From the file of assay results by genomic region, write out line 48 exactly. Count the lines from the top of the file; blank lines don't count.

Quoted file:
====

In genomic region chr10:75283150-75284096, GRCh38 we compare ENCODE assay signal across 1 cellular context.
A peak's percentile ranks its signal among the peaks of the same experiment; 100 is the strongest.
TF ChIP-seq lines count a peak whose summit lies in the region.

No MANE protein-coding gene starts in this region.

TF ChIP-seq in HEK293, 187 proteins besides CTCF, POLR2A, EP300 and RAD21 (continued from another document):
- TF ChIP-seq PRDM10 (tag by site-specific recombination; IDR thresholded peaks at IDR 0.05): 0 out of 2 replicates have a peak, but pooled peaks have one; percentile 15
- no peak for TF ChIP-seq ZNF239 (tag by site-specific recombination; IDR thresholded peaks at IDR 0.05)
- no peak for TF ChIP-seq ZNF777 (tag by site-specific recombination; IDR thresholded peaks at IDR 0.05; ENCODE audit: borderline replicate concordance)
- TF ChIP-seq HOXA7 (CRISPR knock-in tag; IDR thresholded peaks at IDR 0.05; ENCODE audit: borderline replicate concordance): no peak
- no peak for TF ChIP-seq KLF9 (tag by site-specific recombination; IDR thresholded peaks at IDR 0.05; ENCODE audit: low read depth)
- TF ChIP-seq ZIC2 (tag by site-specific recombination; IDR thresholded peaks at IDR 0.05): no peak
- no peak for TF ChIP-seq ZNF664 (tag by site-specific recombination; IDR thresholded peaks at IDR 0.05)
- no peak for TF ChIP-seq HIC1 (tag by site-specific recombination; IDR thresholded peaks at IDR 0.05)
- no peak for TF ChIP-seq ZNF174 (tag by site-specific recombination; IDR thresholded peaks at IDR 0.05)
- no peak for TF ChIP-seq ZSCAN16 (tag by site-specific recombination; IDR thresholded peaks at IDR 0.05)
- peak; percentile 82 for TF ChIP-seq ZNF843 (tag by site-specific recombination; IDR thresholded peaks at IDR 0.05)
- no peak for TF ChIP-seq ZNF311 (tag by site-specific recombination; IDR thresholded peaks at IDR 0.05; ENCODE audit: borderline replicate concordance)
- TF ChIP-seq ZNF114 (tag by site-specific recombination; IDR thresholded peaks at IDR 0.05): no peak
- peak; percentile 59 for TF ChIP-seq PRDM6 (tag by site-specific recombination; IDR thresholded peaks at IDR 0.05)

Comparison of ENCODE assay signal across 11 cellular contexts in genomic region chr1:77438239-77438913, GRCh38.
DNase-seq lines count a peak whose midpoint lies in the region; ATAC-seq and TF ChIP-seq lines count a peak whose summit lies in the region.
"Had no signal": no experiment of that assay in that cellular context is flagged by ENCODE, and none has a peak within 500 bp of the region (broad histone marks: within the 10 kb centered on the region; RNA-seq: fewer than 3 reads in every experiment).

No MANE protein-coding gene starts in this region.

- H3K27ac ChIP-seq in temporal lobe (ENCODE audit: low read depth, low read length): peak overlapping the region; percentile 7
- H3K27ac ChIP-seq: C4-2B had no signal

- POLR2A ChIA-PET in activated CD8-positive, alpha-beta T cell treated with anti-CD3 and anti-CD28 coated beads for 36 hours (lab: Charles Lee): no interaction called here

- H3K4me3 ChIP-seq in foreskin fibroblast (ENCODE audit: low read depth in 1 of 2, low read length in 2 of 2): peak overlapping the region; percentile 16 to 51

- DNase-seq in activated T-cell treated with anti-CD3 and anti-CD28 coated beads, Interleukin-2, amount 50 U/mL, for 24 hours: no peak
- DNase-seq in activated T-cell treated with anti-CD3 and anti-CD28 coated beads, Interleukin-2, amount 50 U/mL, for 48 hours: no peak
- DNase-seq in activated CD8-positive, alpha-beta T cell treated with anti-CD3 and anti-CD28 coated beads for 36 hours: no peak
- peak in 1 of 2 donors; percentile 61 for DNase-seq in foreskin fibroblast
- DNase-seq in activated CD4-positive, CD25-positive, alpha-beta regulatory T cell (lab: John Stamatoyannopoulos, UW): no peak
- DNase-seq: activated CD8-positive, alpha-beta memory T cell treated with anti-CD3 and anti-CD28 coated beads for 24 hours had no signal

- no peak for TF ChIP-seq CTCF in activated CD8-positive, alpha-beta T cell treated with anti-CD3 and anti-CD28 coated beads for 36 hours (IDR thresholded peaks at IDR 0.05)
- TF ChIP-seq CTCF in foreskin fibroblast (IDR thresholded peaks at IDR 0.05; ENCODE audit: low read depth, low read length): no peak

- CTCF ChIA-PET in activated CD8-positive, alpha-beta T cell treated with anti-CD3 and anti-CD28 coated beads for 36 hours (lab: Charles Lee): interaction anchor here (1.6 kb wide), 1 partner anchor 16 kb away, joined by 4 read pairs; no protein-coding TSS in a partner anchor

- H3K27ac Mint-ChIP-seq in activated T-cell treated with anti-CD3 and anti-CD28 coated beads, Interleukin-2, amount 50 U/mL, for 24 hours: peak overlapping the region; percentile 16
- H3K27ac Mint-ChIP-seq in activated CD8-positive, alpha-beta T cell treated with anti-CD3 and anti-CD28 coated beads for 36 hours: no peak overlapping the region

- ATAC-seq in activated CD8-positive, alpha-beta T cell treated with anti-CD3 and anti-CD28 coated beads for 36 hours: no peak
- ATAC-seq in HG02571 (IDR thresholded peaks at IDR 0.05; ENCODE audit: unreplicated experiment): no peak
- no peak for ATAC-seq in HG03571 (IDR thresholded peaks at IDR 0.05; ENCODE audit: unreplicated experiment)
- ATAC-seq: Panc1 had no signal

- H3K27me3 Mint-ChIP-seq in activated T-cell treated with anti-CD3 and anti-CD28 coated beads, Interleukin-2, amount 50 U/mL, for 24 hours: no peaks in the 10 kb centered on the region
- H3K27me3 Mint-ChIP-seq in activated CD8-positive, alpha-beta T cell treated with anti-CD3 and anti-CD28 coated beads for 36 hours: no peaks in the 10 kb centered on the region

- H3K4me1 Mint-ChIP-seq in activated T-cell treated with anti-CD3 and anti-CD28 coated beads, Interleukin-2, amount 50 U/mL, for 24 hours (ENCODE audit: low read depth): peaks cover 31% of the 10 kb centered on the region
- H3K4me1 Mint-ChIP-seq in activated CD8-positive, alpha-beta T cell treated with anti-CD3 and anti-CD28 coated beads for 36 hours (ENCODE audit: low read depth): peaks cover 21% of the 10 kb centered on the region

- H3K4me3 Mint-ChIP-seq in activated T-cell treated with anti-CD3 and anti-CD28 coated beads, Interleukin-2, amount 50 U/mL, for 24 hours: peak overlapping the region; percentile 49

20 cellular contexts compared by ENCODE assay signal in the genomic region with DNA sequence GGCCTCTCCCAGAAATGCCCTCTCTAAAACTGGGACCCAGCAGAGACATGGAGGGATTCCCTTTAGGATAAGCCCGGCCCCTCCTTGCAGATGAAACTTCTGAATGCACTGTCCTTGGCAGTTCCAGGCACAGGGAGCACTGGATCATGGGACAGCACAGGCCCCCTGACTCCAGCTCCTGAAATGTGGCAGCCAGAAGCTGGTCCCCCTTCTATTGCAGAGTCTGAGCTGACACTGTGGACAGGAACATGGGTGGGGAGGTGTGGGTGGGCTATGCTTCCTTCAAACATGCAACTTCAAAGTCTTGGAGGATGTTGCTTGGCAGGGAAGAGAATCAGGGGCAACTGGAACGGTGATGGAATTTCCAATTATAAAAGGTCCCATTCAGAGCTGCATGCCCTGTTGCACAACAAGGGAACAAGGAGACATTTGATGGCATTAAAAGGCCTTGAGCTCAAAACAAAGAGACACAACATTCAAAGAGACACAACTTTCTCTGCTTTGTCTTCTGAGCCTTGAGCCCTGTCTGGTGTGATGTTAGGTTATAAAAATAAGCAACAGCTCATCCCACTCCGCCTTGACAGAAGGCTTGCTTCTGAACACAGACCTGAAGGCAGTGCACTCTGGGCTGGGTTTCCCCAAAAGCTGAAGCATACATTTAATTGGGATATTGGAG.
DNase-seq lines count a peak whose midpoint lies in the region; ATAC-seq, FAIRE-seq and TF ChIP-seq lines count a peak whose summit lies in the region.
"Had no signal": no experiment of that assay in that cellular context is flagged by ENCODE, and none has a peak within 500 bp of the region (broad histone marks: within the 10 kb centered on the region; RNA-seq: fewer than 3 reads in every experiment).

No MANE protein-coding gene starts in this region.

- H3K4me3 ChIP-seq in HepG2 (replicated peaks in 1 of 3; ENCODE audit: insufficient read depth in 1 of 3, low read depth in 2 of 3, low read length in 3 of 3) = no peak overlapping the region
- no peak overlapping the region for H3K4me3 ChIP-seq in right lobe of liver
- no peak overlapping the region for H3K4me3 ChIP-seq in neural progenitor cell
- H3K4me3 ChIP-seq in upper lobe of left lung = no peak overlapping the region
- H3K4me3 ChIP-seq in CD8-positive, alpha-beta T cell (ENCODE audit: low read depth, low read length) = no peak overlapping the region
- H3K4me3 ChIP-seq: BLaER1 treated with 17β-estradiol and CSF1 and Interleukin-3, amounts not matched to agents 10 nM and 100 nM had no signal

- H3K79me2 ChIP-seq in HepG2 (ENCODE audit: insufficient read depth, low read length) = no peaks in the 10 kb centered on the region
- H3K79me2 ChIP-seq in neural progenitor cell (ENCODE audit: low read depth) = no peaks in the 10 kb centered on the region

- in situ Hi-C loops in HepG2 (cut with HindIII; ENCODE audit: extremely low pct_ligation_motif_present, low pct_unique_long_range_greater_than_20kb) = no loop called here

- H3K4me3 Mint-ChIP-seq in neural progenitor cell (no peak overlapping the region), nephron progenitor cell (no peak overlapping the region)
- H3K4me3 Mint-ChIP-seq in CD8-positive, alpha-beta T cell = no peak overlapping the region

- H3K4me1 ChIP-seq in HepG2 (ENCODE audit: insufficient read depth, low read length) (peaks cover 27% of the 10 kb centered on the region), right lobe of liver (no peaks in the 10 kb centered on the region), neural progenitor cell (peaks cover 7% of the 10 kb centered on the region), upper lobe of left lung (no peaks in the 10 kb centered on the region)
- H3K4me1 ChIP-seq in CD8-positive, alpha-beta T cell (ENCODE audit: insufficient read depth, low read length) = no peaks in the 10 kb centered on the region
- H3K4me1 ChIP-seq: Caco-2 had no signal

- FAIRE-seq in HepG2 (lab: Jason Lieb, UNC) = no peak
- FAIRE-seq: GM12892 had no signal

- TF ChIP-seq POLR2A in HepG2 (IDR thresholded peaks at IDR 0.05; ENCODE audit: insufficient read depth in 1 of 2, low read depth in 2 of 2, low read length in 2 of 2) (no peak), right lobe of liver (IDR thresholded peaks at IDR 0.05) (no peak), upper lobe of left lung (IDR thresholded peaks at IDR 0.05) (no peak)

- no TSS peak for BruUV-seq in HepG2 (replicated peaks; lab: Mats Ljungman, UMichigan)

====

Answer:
20 cellular contexts compared by ENCODE assay signal in the genomic region with DNA sequence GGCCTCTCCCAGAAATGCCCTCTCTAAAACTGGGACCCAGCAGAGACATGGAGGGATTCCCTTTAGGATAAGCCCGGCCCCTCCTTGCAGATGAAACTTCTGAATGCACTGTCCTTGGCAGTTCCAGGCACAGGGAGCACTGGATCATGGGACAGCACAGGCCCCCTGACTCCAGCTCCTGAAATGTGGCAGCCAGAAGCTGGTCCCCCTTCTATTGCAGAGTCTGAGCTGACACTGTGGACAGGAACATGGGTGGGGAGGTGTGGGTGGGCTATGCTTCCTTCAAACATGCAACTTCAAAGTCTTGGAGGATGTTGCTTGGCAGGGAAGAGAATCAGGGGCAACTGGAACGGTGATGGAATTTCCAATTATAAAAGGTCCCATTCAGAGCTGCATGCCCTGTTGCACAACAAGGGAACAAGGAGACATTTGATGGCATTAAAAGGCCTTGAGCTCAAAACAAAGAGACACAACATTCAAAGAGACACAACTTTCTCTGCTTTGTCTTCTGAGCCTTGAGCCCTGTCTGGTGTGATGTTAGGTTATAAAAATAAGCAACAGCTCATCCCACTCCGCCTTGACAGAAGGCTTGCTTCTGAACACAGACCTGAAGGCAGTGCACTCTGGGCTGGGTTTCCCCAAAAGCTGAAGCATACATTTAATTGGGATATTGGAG.